Ethanol Group Jumps on Educational Offering for Students
The Renewable Fuels Association, an ethanol group, just launched a new offering aimed at teaching students about the industry as a whole—before they get the chance to use the fuel at a gas station themselves. It’s just one example of the association’s focus on educating the public about the benefits of the fuel variant.
The Renewable Fuels Association just launched yet another renewable resource—and this one is purely educational in nature.
Last month, RFA announced an educational offering targeted at school-age students. The goal of the web-based offering? To make the subject of renewable fuel more approachable.
The association’s program includes interactive course content for three different grade levels: grades 3-5, 6-8, and 9-12.
It takes learners through four different educational lessons, including what ethanol is, the material’s environmental benefits, its economic impact, and how the material is used overall. The education offering relies on badges, a response-driven interface, and a whole lot of graphics.
In a radio interview with Ethanol Report, Robert White, RFA’s vice president of industry relations, noted that the educational program came about as a result of a member request. While the association has traditionally focused its efforts on educating current drivers about the benefits of ethanol, it hadn’t done a lot in that direction for future drivers—and RFA saw this as a teaching opportunity.
“Really, what this boils down to is all of these individuals, whether they’re grades 3 through 12, are either our current new generation of drivers or the next generation,” White explained in the interview. “So we want to make sure that when that opportunity presents itself that they may be fueling for the first time or learning about fueling their vehicles for the first time, they have a basis of ethanol that they already have in their hip pocket.”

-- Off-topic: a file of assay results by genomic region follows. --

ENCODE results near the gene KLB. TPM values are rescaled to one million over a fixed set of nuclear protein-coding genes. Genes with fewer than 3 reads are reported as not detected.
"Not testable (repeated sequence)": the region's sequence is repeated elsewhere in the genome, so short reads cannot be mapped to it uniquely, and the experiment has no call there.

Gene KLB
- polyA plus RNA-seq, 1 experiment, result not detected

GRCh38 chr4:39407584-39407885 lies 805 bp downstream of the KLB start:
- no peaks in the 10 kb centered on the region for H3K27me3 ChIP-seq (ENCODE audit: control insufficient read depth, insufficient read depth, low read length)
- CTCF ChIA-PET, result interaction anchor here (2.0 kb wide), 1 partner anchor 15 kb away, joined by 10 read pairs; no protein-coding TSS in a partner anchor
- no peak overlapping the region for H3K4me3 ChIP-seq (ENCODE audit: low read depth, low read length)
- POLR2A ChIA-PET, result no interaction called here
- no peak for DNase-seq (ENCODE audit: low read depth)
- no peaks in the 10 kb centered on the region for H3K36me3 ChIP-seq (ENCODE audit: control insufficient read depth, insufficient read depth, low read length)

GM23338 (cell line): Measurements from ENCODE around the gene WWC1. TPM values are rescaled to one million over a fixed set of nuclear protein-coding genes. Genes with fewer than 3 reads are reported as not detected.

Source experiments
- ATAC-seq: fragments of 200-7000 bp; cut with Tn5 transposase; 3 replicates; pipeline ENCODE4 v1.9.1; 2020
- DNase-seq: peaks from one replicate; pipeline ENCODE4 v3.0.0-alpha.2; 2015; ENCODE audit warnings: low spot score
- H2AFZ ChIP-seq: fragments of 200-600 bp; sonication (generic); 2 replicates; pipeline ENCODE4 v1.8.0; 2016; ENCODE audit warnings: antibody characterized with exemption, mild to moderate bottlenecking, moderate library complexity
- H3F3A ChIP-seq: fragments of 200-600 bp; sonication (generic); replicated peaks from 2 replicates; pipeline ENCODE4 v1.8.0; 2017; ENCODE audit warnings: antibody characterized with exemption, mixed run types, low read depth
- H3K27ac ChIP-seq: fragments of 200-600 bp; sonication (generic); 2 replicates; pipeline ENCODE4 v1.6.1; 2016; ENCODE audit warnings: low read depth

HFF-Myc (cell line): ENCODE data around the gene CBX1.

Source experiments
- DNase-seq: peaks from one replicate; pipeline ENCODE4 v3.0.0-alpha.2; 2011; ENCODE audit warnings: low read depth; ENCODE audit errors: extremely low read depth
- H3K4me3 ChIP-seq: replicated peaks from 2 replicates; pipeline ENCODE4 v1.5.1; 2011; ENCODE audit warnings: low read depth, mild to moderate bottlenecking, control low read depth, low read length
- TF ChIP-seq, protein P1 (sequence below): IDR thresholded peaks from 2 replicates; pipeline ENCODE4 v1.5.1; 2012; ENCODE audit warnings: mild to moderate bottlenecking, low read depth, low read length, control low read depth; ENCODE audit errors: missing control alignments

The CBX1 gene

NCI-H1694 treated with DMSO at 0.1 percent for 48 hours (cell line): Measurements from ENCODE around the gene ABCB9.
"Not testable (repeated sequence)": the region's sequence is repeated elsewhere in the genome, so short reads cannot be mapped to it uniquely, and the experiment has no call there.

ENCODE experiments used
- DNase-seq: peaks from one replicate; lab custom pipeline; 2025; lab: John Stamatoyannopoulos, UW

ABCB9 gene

The group’s public-focused education offerings don’t always look like standard lessons, either. In recent years, it has sponsored the Crappie Masters Tournament Trail, a fishing event that RFA uses to draw attention to the fact that ethanol can be used in boats and other marine equipment.
In his Ethanol Report interview, White noted that the sponsorship campaign was proving a big success—and that the tournament series was already ethanol-friendly “before we even came on the scene,” as ethanol had been widely used by those who placed highly in tournaments—something he says goes against conventional wisdom in the boating world.
“The people who are actually doing it on a daily basis, and competing on a daily basis, are the ones that are using it, and they’re happy to tell their story,” he added.
(Renewable Fuels Association screenshot)